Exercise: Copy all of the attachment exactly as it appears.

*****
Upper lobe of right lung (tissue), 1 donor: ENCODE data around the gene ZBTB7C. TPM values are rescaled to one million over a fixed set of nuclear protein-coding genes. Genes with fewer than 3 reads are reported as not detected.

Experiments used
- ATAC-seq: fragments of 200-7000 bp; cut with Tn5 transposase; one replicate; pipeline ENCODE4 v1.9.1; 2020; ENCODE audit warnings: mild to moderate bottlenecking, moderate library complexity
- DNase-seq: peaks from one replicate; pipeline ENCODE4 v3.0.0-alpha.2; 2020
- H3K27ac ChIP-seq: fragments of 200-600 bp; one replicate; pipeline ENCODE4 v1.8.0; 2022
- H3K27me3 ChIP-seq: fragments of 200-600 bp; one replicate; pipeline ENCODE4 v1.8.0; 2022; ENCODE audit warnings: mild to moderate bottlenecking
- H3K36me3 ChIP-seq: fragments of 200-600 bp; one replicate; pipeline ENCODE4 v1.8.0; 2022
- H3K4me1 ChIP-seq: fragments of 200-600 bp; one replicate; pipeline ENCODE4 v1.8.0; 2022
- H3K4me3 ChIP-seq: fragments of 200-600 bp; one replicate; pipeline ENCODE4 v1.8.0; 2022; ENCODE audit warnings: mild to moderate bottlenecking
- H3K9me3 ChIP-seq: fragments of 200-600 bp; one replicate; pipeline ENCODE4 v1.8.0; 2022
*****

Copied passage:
Upper lobe of right lung (tissue), 1 donor: ENCODE data around the gene ZBTB7C. TPM values are rescaled to one million over a fixed set of nuclear protein-coding genes. Genes with fewer than 3 reads are reported as not detected.

Experiments used
- ATAC-seq: fragments of 200-7000 bp; cut with Tn5 transposase; one replicate; pipeline ENCODE4 v1.9.1; 2020; ENCODE audit warnings: mild to moderate bottlenecking, moderate library complexity
- DNase-seq: peaks from one replicate; pipeline ENCODE4 v3.0.0-alpha.2; 2020
- H3K27ac ChIP-seq: fragments of 200-600 bp; one replicate; pipeline ENCODE4 v1.8.0; 2022
- H3K27me3 ChIP-seq: fragments of 200-600 bp; one replicate; pipeline ENCODE4 v1.8.0; 2022; ENCODE audit warnings: mild to moderate bottlenecking
- H3K36me3 ChIP-seq: fragments of 200-600 bp; one replicate; pipeline ENCODE4 v1.8.0; 2022
- H3K4me1 ChIP-seq: fragments of 200-600 bp; one replicate; pipeline ENCODE4 v1.8.0; 2022
- H3K4me3 ChIP-seq: fragments of 200-600 bp; one replicate; pipeline ENCODE4 v1.8.0; 2022; ENCODE audit warnings: mild to moderate bottlenecking
- H3K9me3 ChIP-seq: fragments of 200-600 bp; one replicate; pipeline ENCODE4 v1.8.0; 2022